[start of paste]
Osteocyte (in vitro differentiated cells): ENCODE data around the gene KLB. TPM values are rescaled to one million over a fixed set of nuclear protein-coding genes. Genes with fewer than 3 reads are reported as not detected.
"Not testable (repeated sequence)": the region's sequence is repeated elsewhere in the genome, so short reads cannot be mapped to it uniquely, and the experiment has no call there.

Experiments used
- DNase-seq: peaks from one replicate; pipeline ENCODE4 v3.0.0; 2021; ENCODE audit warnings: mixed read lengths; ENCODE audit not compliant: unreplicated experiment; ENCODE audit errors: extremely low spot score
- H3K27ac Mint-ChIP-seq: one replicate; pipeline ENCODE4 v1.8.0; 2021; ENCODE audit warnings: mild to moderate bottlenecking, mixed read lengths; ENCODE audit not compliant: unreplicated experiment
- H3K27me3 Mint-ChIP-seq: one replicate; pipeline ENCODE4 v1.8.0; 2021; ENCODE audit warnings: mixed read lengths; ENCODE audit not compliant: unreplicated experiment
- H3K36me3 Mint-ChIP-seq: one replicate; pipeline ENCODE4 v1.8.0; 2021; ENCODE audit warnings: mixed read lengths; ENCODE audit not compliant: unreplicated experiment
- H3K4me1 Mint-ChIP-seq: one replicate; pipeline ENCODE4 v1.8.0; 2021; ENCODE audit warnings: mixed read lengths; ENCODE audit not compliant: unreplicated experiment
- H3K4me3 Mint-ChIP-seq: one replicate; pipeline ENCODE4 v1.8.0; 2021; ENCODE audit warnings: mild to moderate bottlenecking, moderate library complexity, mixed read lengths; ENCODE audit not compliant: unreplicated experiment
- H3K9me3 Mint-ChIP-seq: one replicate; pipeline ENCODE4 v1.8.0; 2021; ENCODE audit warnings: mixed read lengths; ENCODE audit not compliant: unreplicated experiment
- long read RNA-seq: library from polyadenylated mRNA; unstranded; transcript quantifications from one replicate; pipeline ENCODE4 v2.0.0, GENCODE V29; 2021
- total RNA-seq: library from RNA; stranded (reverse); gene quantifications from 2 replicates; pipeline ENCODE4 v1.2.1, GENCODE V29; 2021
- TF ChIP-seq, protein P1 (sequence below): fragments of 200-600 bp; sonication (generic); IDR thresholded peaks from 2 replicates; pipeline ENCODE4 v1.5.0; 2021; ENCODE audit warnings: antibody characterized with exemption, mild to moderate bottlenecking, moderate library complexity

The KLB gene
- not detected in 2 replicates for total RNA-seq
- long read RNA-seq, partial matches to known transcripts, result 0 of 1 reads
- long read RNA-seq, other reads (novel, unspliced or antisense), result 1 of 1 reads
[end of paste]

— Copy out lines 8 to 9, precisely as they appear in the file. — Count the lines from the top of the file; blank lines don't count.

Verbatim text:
- H3K4me1 Mint-ChIP-seq: one replicate; pipeline ENCODE4 v1.8.0; 2021; ENCODE audit warnings: mixed read lengths; ENCODE audit not compliant: unreplicated experiment
- H3K4me3 Mint-ChIP-seq: one replicate; pipeline ENCODE4 v1.8.0; 2021; ENCODE audit warnings: mild to moderate bottlenecking, moderate library complexity, mixed read lengths; ENCODE audit not compliant: unreplicated experiment